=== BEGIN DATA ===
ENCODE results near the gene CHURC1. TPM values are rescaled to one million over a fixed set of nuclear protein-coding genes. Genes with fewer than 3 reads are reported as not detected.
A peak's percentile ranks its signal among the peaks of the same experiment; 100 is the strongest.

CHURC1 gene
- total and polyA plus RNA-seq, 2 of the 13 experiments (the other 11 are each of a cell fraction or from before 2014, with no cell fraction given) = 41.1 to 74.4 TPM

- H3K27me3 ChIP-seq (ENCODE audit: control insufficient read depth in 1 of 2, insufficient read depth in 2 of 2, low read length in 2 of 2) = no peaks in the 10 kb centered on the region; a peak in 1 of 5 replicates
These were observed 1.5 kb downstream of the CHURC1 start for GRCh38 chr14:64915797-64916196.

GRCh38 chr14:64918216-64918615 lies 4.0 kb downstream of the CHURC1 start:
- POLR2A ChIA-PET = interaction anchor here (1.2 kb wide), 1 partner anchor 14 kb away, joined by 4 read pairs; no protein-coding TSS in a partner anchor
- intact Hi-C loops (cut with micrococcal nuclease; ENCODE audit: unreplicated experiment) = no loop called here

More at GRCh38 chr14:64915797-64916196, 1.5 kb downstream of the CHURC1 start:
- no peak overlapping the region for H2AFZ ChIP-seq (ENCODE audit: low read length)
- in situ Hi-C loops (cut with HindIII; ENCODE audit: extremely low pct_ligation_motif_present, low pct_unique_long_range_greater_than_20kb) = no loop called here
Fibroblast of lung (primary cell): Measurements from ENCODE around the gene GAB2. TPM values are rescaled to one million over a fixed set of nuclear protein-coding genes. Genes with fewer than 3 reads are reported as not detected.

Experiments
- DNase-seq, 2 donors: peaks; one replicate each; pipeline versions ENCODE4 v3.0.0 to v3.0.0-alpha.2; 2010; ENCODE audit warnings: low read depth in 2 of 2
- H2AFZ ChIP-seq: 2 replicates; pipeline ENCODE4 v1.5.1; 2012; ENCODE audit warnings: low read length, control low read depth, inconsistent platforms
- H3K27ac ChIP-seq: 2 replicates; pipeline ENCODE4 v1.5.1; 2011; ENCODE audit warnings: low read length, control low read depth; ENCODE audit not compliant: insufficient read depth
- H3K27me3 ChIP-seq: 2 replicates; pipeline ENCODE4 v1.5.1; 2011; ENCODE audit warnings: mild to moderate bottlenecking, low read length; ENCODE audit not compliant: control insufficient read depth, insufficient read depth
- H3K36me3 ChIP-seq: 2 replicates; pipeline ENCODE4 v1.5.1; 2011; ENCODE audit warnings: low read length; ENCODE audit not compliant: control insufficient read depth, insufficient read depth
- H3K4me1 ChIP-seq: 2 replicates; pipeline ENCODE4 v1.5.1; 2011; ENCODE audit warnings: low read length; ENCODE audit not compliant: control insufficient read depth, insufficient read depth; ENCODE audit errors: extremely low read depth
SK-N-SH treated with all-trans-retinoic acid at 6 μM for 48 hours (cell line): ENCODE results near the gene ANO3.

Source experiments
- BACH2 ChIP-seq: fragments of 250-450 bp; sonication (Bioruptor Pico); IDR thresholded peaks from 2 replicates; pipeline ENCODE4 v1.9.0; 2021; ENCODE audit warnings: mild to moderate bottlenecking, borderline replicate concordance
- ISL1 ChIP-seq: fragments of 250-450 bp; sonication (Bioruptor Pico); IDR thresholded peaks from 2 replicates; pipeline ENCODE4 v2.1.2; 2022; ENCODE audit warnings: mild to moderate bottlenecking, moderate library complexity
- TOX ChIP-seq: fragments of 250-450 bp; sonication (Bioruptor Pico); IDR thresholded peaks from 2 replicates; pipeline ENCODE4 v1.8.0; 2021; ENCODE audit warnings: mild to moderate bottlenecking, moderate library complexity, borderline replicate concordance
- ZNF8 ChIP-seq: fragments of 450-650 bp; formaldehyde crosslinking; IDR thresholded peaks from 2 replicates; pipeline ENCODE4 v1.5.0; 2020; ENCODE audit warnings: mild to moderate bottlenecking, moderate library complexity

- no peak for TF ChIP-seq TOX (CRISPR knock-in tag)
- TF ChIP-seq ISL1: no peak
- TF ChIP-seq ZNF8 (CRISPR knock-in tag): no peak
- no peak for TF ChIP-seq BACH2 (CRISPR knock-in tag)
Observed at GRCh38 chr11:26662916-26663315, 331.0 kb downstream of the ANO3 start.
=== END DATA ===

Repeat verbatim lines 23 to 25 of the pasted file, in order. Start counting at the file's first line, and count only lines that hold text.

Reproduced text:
- BACH2 ChIP-seq: fragments of 250-450 bp; sonication (Bioruptor Pico); IDR thresholded peaks from 2 replicates; pipeline ENCODE4 v1.9.0; 2021; ENCODE audit warnings: mild to moderate bottlenecking, borderline replicate concordance
- ISL1 ChIP-seq: fragments of 250-450 bp; sonication (Bioruptor Pico); IDR thresholded peaks from 2 replicates; pipeline ENCODE4 v2.1.2; 2022; ENCODE audit warnings: mild to moderate bottlenecking, moderate library complexity
- TOX ChIP-seq: fragments of 250-450 bp; sonication (Bioruptor Pico); IDR thresholded peaks from 2 replicates; pipeline ENCODE4 v1.8.0; 2021; ENCODE audit warnings: mild to moderate bottlenecking, moderate library complexity, borderline replicate concordance